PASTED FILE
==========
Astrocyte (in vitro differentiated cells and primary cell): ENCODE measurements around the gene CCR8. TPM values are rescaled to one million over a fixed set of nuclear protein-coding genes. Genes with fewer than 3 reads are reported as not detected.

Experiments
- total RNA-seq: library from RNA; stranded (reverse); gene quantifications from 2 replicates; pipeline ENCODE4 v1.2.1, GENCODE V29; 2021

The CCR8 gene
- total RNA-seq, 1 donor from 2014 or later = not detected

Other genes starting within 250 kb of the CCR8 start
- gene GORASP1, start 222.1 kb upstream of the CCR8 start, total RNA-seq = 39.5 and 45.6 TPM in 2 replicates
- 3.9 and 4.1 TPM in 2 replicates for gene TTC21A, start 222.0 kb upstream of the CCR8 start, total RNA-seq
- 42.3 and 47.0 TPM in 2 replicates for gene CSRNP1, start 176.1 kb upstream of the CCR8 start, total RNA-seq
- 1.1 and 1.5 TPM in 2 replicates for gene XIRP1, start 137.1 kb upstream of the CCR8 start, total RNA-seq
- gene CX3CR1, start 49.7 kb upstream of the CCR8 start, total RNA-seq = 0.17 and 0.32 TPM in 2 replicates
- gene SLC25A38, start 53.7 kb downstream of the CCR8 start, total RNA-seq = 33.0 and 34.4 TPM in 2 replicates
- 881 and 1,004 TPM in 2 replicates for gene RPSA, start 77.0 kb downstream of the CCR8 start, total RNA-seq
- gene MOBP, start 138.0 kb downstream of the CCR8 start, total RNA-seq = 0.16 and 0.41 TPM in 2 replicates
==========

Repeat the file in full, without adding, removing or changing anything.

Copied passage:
Astrocyte (in vitro differentiated cells and primary cell): ENCODE measurements around the gene CCR8. TPM values are rescaled to one million over a fixed set of nuclear protein-coding genes. Genes with fewer than 3 reads are reported as not detected.

Experiments
- total RNA-seq: library from RNA; stranded (reverse); gene quantifications from 2 replicates; pipeline ENCODE4 v1.2.1, GENCODE V29; 2021

The CCR8 gene
- total RNA-seq, 1 donor from 2014 or later = not detected

Other genes starting within 250 kb of the CCR8 start
- gene GORASP1, start 222.1 kb upstream of the CCR8 start, total RNA-seq = 39.5 and 45.6 TPM in 2 replicates
- 3.9 and 4.1 TPM in 2 replicates for gene TTC21A, start 222.0 kb upstream of the CCR8 start, total RNA-seq
- 42.3 and 47.0 TPM in 2 replicates for gene CSRNP1, start 176.1 kb upstream of the CCR8 start, total RNA-seq
- 1.1 and 1.5 TPM in 2 replicates for gene XIRP1, start 137.1 kb upstream of the CCR8 start, total RNA-seq
- gene CX3CR1, start 49.7 kb upstream of the CCR8 start, total RNA-seq = 0.17 and 0.32 TPM in 2 replicates
- gene SLC25A38, start 53.7 kb downstream of the CCR8 start, total RNA-seq = 33.0 and 34.4 TPM in 2 replicates
- 881 and 1,004 TPM in 2 replicates for gene RPSA, start 77.0 kb downstream of the CCR8 start, total RNA-seq
- gene MOBP, start 138.0 kb downstream of the CCR8 start, total RNA-seq = 0.16 and 0.41 TPM in 2 replicates